HiBiT-edited cells were plated in white 96-well tissue culture plates at a density of 2 × 104 cells per well in 100 μL of growth medium and transduced with 2% (v/v) BacMam CMV-LgBiT reagent (Kempbio, Inc., viral titer approximately 2 × 108 PFU/ml) for 24 h. The medium was then replaced with 150 μL of CO2-independent medium (GIBCO) containing 20 μM Nano-Glo Live Cell Ex-4377 (Promega), an esterase-labile time-released substrate. (31) Cells were incubated for 30 min at 37 °C and then treated with phenanthroline (20 μM, final concentration in 200 μL) in 50 μL of CO2-independent medium. The plates were immediately sealed with transparent adhesive film and placed into a GloMax Discover System set to a temperature of 37 °C. The plate was read every 6 min for 10 h using an integration time of 0.5 s.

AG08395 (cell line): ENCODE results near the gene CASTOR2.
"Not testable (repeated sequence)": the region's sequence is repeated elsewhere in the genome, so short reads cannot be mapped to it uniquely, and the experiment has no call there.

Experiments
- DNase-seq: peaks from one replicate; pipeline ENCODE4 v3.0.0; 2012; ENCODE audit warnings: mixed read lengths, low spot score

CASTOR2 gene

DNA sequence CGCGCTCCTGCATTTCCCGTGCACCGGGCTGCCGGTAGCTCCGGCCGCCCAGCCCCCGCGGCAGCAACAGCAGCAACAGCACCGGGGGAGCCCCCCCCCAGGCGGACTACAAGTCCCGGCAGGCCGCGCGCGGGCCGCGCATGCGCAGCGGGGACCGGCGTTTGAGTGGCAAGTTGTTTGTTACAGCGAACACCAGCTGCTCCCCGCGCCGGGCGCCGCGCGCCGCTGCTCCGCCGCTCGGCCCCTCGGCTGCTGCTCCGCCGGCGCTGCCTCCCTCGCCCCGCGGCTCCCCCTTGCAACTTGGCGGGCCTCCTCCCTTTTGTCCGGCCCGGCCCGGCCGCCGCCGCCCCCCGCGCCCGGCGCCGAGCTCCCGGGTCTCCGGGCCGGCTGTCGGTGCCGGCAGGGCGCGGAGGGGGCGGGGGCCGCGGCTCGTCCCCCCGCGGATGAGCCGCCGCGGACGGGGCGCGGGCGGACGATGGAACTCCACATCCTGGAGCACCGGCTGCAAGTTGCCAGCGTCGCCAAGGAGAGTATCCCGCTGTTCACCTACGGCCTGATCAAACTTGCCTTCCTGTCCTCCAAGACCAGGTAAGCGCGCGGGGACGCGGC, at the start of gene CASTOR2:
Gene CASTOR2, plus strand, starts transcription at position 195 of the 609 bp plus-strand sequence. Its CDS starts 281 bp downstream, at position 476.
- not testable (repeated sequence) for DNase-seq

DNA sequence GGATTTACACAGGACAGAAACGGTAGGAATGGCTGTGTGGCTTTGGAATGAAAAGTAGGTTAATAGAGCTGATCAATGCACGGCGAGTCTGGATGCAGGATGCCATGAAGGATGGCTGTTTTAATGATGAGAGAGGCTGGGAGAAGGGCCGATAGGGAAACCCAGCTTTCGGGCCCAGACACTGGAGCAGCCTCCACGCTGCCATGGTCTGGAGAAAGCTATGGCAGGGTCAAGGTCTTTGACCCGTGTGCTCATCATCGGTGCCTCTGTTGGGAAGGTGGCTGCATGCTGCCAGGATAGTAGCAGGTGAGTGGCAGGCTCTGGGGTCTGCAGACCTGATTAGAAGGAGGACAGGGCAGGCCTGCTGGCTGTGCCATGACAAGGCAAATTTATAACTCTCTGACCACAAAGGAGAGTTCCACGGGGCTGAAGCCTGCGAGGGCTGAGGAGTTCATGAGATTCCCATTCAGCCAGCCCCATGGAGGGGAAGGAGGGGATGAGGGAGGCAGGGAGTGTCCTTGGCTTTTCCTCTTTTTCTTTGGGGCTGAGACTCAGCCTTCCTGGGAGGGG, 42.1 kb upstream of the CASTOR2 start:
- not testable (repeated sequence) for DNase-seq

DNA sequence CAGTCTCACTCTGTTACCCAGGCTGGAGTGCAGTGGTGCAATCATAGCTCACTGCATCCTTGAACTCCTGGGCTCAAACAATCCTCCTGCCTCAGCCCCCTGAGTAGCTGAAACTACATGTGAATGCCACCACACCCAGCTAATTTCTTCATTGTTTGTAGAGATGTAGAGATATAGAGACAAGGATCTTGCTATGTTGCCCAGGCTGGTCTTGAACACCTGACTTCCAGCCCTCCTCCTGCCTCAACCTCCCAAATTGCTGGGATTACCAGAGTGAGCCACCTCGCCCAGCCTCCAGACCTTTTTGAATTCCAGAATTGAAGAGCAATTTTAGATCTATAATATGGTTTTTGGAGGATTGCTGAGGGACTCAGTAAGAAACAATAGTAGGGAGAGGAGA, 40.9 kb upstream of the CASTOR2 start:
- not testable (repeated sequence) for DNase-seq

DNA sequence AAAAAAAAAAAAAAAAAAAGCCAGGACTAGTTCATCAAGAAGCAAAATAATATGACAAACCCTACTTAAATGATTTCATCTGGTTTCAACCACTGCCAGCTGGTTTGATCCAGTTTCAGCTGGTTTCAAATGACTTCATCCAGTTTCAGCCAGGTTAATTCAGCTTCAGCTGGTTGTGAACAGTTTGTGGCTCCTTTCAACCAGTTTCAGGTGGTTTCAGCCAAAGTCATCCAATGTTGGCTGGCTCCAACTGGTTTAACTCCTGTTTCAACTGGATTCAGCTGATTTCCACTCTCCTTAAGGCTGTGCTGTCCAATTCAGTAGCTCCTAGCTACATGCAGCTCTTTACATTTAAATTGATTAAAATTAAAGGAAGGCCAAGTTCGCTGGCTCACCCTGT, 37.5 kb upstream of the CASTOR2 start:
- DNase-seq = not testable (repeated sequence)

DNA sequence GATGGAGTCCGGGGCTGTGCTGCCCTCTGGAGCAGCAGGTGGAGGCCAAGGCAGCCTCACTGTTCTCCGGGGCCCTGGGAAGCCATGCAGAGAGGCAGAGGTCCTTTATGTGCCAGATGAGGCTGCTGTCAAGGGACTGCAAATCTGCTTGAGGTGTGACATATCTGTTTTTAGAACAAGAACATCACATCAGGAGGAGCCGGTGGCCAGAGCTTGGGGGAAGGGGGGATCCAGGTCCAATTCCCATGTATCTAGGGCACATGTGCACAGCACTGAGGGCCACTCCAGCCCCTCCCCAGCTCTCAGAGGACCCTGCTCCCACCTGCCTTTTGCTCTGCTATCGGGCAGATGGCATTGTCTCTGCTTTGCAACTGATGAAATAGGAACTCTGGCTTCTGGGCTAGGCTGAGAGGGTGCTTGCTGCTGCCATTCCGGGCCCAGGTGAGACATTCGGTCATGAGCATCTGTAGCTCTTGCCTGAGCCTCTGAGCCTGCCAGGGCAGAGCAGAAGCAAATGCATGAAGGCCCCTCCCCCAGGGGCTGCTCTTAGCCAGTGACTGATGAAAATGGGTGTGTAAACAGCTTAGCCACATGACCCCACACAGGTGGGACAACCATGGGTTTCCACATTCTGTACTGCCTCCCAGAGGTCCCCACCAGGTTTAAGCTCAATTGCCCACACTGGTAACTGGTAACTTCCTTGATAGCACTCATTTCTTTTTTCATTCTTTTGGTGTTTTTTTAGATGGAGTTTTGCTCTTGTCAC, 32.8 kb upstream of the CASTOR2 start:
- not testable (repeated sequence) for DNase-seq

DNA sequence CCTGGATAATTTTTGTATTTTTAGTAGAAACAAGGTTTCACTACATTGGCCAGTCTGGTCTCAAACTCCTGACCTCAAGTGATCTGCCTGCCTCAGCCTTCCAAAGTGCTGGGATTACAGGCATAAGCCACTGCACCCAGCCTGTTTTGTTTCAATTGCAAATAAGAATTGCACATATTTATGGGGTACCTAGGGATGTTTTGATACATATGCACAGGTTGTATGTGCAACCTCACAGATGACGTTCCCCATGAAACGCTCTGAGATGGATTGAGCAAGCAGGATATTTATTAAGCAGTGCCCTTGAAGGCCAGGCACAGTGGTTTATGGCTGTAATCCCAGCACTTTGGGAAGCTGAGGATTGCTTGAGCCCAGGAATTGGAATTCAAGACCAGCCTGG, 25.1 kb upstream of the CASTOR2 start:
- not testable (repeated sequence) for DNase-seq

To measure the effect of reoxygenation on protein abundance, edited cells were plated in 96-well tissue culture plates at a density of 2 × 104 cells per well in 100 μL of medium and transduced with 2% (v/v) BacMam CMV-LgBiT reagent for 24 h. The cells were then transferred to a hypoxia chamber for 20 h. Immediately after removing the cells from the chamber, 25 μL of Nano-Glo Live Cell Assay reagent (Promega) was added. Luminescence was then measured every 30 s for 20 min using a GloMax Discover System set to a temperature of 37 °C using an integration time of 0.5 s.

NanoBRET Immunoassay for Analysis of Post-Translational Modifications